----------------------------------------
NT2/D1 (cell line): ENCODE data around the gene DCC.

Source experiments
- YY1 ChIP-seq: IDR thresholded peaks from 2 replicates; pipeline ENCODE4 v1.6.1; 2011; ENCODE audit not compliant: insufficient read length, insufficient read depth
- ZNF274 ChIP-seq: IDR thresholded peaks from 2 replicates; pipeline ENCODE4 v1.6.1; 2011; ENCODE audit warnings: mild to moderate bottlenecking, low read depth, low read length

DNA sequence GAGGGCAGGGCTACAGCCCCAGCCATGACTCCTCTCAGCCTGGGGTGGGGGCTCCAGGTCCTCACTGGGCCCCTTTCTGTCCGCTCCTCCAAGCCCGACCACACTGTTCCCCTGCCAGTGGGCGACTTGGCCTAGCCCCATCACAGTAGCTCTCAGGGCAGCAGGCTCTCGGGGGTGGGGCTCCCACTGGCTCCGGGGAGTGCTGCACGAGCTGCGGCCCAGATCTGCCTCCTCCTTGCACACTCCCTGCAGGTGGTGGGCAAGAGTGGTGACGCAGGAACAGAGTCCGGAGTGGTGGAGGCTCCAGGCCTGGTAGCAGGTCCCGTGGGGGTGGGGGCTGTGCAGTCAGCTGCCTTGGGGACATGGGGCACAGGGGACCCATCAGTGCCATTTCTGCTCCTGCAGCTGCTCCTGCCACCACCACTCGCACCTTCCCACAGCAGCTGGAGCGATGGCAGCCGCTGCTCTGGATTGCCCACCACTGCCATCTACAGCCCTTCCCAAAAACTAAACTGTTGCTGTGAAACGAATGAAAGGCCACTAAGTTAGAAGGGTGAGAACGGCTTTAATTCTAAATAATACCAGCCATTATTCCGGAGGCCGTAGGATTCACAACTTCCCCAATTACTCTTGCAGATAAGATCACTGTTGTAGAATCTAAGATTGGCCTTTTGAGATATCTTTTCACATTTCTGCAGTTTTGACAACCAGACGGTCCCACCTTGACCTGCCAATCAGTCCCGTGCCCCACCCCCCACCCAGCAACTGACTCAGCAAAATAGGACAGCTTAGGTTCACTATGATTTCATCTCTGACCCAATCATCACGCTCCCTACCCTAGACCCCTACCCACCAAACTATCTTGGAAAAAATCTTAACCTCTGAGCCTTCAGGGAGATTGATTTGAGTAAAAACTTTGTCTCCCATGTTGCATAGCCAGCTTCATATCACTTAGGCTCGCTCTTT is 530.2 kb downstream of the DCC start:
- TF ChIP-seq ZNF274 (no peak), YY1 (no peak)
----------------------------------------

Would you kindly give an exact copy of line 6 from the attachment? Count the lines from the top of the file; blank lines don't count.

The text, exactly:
- TF ChIP-seq ZNF274 (no peak), YY1 (no peak)